Pete Wargent blogspot

Co-founder & CEO of AllenWargent property buyer's agents, offices in Brisbane (Riverside) & Sydney (Martin Place), and CEO of WargentAdvisory (providing subscription analysis, reports & services to institutional clients).

4 x finance/investment author - 'Get a Financial Grip: a simple plan for financial freedom’ (2012) rated Top 10 finance books by Money Magazine & Dymocks.

"Unfortunately so much commentary is self-serving or sensationalist. Pete Wargent shines through with his clear, sober & dispassionate analysis of the housing market, which is so valuable. Pete drills into the facts & unlocks the details that others gloss over in their rush to get a headline. On housing Pete is a must read, must follow - he is one of the better property analysts in Australia" - Stephen Koukoulas, MD of Market Economics, former Senior Economics Adviser to Prime Minister Gillard.

"Pete Wargent is one of Australia's brightest financial minds - a must-follow for articulate, accurate & in-depth analysis." - David Scutt, Business Insider, leading Australian market analyst.

"I've been investing for over 40 years & read nearly every investment book ever written yet I still learned new concepts in his books. Pete Wargent is one of Australia's finest young financial commentators." - Michael Yardney, Australia's leading property expert, Amazon #1 best-selling author.

"The most knowledgeable person on Aussie real estate markets - Pete's work is great, loads of good data and charts, the most comprehensive analyst I follow in Australia. If you follow Australia, follow Pete Wargent" - Jonathan Tepper, Variant Perception, Global Macroeconomic Research, and author of the New York Times bestsellers 'End Game' and 'Code Red'.

"Pete's daily analysis is unputdownable" - Dr. Chris Caton, Chief Economist, BT Financial.

Sunday, 12 October 2014

First homebuyer figures understated

First homebuyer data continues to be understated

A point which has been much discussed over the past year: the non-sensical figures being reported as "fact" for levels of first homebuyer activity.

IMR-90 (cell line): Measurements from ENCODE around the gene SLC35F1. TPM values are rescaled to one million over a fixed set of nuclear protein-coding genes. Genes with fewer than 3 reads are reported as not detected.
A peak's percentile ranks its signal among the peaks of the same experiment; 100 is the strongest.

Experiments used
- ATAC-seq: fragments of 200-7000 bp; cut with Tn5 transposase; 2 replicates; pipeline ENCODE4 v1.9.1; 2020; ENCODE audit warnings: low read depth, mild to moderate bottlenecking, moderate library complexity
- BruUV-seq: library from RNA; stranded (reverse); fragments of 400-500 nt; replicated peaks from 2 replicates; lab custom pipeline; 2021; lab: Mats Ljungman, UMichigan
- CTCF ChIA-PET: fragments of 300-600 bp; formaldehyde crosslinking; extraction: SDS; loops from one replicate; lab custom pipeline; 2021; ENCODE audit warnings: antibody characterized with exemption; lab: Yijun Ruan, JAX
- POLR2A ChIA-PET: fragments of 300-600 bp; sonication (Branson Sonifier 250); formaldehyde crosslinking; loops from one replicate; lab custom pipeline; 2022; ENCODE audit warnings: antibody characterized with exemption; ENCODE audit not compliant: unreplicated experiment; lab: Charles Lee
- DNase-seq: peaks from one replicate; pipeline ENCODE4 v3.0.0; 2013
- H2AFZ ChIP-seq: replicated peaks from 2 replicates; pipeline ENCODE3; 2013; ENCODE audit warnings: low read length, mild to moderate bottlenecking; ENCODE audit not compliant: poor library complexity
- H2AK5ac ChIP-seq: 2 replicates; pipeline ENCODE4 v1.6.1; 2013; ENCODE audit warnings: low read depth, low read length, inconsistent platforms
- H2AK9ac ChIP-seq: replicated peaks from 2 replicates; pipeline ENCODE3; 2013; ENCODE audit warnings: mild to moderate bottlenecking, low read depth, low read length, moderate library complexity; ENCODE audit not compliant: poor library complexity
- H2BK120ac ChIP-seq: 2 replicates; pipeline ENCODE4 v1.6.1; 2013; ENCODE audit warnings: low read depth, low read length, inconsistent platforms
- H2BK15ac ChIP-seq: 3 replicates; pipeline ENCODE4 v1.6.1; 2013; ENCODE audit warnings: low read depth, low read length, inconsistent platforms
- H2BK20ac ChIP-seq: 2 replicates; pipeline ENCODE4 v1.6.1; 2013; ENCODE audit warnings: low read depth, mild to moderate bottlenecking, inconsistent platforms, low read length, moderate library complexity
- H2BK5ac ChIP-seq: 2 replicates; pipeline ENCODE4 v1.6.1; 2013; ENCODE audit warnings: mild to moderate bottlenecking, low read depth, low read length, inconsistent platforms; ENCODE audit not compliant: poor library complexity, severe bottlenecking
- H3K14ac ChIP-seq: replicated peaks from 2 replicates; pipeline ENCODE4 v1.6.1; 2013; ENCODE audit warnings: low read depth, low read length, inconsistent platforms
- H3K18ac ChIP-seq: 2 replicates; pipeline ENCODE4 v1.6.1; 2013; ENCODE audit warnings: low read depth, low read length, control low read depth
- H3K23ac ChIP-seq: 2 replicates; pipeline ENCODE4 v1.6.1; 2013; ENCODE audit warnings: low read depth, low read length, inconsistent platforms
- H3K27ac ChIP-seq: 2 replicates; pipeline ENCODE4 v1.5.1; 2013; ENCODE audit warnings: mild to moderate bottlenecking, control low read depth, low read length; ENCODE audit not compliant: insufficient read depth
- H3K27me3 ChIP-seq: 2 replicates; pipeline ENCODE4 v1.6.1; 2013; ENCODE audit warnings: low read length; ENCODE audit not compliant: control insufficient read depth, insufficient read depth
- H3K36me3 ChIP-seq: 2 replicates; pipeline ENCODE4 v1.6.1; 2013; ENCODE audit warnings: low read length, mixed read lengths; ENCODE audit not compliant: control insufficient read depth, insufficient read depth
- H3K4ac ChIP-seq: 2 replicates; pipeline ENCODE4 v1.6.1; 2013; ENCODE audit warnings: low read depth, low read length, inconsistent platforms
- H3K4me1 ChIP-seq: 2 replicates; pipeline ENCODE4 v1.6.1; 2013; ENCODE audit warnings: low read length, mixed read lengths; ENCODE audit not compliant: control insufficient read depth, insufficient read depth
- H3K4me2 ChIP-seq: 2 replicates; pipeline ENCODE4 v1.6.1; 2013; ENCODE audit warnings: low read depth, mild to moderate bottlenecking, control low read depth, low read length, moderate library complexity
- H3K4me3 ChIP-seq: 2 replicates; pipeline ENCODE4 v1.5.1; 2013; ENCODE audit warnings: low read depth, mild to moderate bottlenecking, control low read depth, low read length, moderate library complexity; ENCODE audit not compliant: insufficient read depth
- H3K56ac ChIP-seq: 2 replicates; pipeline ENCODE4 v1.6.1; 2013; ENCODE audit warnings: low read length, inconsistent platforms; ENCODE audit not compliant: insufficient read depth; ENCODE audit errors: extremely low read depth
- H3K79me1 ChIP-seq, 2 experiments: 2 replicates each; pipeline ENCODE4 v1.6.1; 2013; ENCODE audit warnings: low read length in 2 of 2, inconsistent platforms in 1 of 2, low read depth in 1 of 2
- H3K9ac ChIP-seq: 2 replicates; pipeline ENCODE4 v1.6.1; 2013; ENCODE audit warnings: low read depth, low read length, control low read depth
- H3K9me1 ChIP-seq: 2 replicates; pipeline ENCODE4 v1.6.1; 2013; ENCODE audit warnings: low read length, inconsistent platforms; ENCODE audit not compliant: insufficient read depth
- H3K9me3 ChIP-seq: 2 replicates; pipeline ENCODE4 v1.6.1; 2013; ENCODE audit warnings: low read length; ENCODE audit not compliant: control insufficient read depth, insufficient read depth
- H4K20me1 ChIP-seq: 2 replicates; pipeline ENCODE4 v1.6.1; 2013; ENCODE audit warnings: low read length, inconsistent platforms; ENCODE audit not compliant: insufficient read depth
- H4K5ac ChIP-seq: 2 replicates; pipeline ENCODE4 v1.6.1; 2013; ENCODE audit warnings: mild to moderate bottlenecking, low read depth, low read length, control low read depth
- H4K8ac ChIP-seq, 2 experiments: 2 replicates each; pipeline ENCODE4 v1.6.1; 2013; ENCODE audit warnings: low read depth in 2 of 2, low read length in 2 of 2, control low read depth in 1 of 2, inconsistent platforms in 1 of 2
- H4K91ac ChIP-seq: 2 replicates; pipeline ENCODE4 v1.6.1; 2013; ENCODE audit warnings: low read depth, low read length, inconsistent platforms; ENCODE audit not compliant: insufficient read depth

Even until relatively recently the Reserve Bank was producing stats for first homebuyers which suggested that numbers were abnormally low after a spike caused by homebuyer grants.


Some time ago, however, the Reserve gave up on reporting those figures since it was quite clear to impartial observers that with the withdrawal of first homebuyer grants, a significant proportion of first time buyers were not being recorded as such.

For example in this month's Chart Pack, the RBA only reports the following, which is a strong and rising market, but with no credible first homebuyer data available, it is no longer reported:

Housing Loan Approvals graph

What gives?

Unfortunately, despite this all being well known about for yonks, this has not stopped commentators from continuing to post the ABS figures uncritically, as though to imply that all first homebuyers have been frozen out of the housing market by greedy investors.

While there has no doubt been a fair element of this happening, and particularly so at the margin and in inner city locations in Sydney and Melbourne, it never really made sense to suggest that first homebuyers were casually sitting out of a rising market with disinterest. History suggests that is unlikely.

Had banks been requiring 20 percent deposits, then...yes, clearly this would have happened. But, unlike in the UK, lenders have generally not been requiring large deposits at all and high LVR loans have remained widely available (and in any case, outside Sydney, property price growth just hasn't been that strong over recent years), and thus unsurprisingly, first homebuyers are still buying.

Look at the reported data for Western Australia, for example! A huge segment of the market has been first timers, between a quarter and a fifth of all buyers.

Listening to the data critically and understanding its message - generally, there have robust property markets, particularly in cities like Sydney - would surely lead you to the right conclusion.